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TCBI > SEC Filings for TCBI > Form 10-Q on 29-Jul-2013All Recent SEC Filings

Show all filings for TEXAS CAPITAL BANCSHARES INC/TX

Form 10-Q for TEXAS CAPITAL BANCSHARES INC/TX


29-Jul-2013

Quarterly Report


ITEM 2. MANAGEMENT'S DISCUSSION AND ANALYSIS OF FINANCIAL CONDITION AND RESULTS OF OPERATIONS

Forward-Looking Statements

Statements and financial analysis contained in this document that are not historical facts are forward looking statements made pursuant to the safe harbor provisions of the Private Securities Litigation Reform Act of 1995 (the "Act"). In addition, certain statements may be contained in our future filings with SEC, in press releases, and in oral and written statements made by or with our approval that are not statements of historical fact and constitute forward-looking statements within the meaning of the Act. Forward looking statements describe our future plans, strategies and expectations and are based on certain assumptions. Words such as "believes", "anticipates", "expects", "intends", "targeted", "continue", "remain", "will", "should", "may" and other similar expressions are intended to identify forward-looking statements but are not the exclusive means of identifying such statements.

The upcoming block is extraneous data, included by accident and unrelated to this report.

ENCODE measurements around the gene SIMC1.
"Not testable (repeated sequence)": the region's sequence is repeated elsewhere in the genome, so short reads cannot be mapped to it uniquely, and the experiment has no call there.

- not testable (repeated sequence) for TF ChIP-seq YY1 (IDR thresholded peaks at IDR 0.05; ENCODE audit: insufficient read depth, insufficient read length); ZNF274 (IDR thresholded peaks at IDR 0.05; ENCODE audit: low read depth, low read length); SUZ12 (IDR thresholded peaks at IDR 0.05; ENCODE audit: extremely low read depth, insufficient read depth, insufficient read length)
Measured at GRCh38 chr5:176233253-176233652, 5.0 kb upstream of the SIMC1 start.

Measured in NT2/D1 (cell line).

Forward-looking statements involve risks and uncertainties, many of which are beyond our control that may cause actual results to differ materially from those in such statements. The important factors that could cause actual results to differ materially from the forward looking statements include, but are not limited to, the following:

(1) Changes in interest rates and the relationship between rate indices, including LIBOR and Fed Funds

(2) Changes in the levels of loan prepayments, which could affect the value of our loans or investment securities

(3) Changes in general economic and business conditions in areas or markets where we compete

(4) Competition from banks and other financial institutions for loans and customer deposits

(5) The failure of assumptions underlying the establishment of and provisions made to the allowance for credit losses and differences in assumptions utilized by banking regulators which could have retroactive impact

(6) The loss of senior management or operating personnel and the potential inability to hire qualified personnel at reasonable compensation levels